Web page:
Similar to Mary, sew down the two purple pieces on top of each other onto a grey sheet of felt. Position the body piece template over the top and use it to cut out the shape of his robe. Then trim the section of grey from around the shoulder area and continue down along the purple to the bottom edge. Pin the robe on top of his body and sew matching your thread to the grey and purple sections. Stop at a spot a little below where the purple cuts across Joseph's chest to form a pocket opening so he can cuddle baby Jesus too. Why is it always Mary that gets all the cuddles? I'm sure Joseph tried to be a good Step-Dad and gave Jesus plenty of cuddles.

Lastly, Sew down the front of his head covering onto another gray sheet of felt to double it up so it is strong. Then cut it out and position it, sewing only along the outer edge.


Difficulty Level = Intermediate.

However - A Felt Nativity Story board by Stay at Home Educator is easy! I included the missing pieces in my free template above.

Key Learning Areas and Skills

  • Isaiah 9 - This page tells about how God told Isaiah about the birth of the Messiah around 500 years before the fact. He came from Royal lineage as predicted.
  • Imaginative Play - The baby can have cuddles with Mummy and Daddy, wear His crown/halo, and sleep in His royal-blanky bed.
  • Tucking - Tuck baby Jesus into his manger-bed and tack the blanket in over the top.
  • Buttoning - Button and un-button the sun.
  • Shapes - Learn the shape of a Star of David and sun.
  • Fine Motor Skills - all quiet books encourage fine motor skills through turning pages, and on this page, through buttoning the sun and tucking the baby into bed and Mummy/Daddy's arms.

Read the Chapter

Isaiah 9


Isaiah prophesied Jesus birth around 600-700 years before the event.

Jesus is the sun of righteousness mentioned in this chapter. I made a Star of David shaped sun that can be buttoned on and off the page - and can be used as an impromptu crown or halo on Jesus' head.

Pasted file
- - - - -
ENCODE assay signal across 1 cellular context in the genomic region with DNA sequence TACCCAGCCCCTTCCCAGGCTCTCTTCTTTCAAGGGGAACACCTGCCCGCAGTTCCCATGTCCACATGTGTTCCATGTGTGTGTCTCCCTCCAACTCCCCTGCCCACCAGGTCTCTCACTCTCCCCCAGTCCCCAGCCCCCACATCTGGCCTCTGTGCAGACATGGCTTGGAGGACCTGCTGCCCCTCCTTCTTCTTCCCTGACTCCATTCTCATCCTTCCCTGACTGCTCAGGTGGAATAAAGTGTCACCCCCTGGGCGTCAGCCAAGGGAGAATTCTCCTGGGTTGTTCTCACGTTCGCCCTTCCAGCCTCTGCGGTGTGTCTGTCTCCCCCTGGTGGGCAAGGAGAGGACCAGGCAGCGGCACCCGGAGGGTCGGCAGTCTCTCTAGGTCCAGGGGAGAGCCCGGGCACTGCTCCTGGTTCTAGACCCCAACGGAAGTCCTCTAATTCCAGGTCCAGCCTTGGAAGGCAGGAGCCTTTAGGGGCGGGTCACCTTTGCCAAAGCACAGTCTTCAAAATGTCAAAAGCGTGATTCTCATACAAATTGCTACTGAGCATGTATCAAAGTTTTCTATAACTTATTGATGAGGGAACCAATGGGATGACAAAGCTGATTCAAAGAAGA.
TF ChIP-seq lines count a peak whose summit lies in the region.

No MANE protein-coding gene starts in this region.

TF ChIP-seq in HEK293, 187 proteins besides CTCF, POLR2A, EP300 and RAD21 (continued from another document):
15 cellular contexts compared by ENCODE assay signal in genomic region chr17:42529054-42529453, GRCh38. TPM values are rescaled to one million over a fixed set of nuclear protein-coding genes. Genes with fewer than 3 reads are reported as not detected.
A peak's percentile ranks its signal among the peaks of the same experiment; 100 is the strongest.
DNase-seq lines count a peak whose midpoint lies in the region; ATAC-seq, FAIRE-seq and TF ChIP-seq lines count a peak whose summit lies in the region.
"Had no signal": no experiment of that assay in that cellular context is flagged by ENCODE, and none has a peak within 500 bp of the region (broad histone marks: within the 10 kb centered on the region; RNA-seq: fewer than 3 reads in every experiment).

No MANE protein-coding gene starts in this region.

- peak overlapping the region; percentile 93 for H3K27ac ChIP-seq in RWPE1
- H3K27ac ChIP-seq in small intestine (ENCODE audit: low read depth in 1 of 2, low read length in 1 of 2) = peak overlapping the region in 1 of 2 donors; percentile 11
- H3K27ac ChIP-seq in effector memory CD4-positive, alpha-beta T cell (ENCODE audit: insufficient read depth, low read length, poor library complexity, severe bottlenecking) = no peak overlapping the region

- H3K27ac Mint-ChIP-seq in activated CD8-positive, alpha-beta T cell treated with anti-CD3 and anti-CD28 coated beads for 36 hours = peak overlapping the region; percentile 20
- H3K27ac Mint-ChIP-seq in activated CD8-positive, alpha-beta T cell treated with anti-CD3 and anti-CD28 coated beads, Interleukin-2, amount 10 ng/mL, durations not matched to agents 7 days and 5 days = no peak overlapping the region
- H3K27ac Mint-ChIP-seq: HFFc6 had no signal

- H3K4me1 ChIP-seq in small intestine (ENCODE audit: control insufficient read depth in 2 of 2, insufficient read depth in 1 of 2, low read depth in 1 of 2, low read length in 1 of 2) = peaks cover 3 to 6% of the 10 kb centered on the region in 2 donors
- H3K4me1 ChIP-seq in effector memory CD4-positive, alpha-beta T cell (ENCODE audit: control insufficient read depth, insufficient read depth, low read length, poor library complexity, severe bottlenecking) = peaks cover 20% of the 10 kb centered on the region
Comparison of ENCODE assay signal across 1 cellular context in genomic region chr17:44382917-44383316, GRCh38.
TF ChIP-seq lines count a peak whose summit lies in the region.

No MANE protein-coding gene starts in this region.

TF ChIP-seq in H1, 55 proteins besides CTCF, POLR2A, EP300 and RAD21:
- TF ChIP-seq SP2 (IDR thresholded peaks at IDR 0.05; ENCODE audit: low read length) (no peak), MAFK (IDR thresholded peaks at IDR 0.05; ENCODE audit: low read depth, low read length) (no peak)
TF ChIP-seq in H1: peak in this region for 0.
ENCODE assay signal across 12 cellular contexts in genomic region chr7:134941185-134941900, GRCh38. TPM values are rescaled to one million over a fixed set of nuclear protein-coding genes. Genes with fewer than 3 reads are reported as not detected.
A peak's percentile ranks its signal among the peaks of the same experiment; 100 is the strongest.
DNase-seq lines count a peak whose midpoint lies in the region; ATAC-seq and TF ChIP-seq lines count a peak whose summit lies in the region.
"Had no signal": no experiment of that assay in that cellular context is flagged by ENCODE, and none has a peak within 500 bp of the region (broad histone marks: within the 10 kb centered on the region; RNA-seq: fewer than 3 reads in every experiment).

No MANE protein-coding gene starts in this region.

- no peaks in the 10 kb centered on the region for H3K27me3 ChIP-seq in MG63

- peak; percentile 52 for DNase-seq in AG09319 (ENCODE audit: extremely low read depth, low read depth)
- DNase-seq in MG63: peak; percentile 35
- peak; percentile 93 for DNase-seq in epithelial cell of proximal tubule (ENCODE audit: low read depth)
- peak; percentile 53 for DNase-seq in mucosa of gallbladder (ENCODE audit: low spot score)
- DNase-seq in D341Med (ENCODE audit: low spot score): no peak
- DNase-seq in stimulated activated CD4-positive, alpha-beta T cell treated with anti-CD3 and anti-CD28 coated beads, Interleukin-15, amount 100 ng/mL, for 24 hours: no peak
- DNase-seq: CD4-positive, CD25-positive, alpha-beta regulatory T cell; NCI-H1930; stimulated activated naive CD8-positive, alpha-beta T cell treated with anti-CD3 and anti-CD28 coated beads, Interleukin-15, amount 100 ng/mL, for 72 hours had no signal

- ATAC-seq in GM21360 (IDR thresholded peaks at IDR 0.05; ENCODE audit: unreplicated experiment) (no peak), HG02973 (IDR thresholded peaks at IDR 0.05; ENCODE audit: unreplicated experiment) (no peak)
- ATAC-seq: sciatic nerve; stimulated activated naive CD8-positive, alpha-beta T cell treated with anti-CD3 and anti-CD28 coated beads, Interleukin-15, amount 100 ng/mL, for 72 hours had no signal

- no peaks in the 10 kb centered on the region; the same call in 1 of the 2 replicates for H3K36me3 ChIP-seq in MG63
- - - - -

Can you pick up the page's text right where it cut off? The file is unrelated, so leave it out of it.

This quiet book page features a lot of purple - because the government will be on His shoulders and that is the Royal colour. I gave Jesus a purple blanket for the same reason. It kinda annoys me when they picture Him in prickly hay. As if his Mama wouldn't put a blanky down first!!

Both Mary and Joseph are descendants of King David (government) - although Joseph was a descendant through the line of Jeconiah and therefore not eligible to be a forebear of the Messiah. I will write about that in another devotional, however.

Which brings me to the next part of this devotional... hidden information regarding the virgin birth.

There are countless fascinating things to discover when you start studying the Bible. You might be frightened that you will learn everything there is to know, but you are quite safe to believe you will never get to that stage. The Holy Spirit has inspired so many secret layers of meaning (that probably the original writers did not even realize they were hiding in the writing) that we will never run out of learning.

Image source

There are two ways of writing the Hebrew letter mem - 'M' in English. they are called an open mem and a closed mem, referring to the gap or no gap formed in the letter when writing it. Correct Hebrew grammar rules that the closed mem is only ever used at the end of a word. Theses rules are followed everywhere in the Bible except in one word in a passage in Isaiah 9.  If you are curious as to why the rule is broken here and how that is significant to the prophecy of Jesus' virgin birth, please read this article from and even if you don't read the whole article - make sure you follow the link in the article to a two and a bit page PDF entitled The Mystery of the Closed Mem by Daniel Botkin. It is large writing and an easy read, and WELL worth it!

For unto us A Child is Born - Handel's Messiah

Tahlia had fun pretending to conduct the orchestra and choir for this clip!!